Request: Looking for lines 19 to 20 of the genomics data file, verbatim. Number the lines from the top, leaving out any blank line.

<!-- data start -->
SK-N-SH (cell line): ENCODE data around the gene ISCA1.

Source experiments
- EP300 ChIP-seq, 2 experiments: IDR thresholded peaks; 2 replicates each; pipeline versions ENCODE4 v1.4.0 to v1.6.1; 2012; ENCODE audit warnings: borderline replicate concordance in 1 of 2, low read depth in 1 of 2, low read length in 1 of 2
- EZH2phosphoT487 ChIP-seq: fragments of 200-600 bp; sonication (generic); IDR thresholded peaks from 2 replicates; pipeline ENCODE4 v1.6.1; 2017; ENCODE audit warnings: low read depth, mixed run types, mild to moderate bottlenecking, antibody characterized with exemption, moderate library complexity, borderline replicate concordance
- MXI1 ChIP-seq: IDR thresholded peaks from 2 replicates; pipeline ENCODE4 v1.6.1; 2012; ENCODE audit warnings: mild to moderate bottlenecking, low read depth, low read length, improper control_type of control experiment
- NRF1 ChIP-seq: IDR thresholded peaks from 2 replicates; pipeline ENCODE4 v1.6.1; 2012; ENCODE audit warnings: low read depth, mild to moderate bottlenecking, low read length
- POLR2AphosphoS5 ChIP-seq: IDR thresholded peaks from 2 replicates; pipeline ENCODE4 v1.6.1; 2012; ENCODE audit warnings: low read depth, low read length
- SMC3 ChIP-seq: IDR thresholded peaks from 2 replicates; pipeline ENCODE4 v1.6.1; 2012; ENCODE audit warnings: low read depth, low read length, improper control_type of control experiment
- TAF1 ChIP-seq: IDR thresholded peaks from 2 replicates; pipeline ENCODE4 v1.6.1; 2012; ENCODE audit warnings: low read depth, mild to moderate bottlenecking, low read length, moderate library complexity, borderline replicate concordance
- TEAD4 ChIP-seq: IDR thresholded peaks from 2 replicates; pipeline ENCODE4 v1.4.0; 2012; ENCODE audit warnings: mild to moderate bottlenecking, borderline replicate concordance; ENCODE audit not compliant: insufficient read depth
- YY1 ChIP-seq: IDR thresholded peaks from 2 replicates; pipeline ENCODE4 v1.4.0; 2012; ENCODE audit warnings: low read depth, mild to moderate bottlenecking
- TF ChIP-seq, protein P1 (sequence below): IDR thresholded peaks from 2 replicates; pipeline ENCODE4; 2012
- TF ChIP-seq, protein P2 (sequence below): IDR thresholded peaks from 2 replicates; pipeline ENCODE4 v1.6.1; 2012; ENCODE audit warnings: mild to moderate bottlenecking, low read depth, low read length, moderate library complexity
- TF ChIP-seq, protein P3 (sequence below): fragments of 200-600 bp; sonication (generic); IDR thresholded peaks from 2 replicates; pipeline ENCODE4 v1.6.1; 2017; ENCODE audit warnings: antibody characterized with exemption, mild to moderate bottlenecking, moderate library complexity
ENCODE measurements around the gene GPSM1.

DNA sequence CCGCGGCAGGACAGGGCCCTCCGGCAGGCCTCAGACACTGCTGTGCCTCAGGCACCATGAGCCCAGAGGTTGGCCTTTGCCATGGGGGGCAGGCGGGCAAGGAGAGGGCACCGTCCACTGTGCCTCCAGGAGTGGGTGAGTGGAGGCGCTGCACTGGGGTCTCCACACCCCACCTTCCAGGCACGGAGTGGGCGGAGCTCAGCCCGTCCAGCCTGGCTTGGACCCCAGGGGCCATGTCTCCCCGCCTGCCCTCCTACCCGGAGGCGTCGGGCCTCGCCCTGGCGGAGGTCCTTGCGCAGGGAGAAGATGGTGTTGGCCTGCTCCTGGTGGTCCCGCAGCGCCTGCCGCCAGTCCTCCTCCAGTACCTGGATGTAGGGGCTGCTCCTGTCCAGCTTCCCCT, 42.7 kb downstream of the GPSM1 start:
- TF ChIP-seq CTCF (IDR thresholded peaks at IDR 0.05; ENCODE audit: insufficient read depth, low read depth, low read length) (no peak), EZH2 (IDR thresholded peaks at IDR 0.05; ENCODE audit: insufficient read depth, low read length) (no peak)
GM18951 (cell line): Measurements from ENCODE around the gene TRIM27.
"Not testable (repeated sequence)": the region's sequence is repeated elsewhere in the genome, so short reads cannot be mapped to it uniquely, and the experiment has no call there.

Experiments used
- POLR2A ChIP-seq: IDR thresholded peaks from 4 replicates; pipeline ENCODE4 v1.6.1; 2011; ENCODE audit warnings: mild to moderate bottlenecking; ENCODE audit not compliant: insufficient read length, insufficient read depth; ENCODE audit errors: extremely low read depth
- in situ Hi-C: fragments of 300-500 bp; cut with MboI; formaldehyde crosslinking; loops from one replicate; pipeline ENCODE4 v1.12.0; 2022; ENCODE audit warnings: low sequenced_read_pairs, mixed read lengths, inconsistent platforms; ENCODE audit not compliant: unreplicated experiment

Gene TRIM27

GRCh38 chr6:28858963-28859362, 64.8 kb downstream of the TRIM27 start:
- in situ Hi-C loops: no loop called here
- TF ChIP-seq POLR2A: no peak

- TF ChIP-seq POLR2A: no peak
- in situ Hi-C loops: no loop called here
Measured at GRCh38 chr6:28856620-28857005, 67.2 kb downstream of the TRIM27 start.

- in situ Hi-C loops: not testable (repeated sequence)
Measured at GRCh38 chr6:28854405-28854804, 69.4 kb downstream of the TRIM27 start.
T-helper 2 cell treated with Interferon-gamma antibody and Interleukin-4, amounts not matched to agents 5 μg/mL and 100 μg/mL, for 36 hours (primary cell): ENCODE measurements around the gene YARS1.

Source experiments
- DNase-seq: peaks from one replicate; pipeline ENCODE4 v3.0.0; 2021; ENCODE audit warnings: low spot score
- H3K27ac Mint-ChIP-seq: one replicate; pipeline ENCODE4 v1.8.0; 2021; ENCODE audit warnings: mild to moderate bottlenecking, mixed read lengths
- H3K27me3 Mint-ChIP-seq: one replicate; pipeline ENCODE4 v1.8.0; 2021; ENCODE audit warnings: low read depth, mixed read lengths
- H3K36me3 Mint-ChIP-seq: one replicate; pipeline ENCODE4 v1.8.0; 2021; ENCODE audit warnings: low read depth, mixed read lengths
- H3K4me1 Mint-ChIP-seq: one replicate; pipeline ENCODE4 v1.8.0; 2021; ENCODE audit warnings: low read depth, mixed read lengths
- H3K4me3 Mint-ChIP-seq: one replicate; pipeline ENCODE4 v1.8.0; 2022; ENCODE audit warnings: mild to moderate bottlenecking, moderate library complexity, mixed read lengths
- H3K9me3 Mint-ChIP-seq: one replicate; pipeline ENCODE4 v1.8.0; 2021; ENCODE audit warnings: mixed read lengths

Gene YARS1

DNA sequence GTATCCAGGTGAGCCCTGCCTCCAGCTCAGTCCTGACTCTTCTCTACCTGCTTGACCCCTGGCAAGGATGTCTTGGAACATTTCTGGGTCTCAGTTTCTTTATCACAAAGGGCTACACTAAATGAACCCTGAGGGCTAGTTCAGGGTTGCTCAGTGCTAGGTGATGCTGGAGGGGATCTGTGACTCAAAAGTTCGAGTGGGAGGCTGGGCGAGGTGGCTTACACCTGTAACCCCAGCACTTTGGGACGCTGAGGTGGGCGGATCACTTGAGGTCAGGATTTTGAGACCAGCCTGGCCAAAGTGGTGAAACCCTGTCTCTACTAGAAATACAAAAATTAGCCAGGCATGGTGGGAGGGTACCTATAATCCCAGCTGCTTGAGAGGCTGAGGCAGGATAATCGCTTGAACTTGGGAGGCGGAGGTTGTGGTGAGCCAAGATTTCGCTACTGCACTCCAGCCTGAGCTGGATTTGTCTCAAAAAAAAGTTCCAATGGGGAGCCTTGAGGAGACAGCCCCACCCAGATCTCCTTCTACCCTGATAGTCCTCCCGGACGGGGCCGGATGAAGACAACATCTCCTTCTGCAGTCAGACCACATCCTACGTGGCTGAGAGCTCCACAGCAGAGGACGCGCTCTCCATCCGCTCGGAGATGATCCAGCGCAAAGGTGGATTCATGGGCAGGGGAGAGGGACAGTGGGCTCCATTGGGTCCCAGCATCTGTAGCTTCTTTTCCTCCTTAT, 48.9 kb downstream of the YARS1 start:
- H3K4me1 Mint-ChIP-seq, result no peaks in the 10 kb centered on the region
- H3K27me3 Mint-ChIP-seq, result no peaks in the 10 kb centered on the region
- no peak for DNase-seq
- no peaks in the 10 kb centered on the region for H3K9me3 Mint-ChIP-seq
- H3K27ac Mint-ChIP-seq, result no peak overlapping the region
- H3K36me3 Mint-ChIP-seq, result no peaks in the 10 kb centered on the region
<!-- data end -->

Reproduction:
"Not testable (repeated sequence)": the region's sequence is repeated elsewhere in the genome, so short reads cannot be mapped to it uniquely, and the experiment has no call there.

Experiments used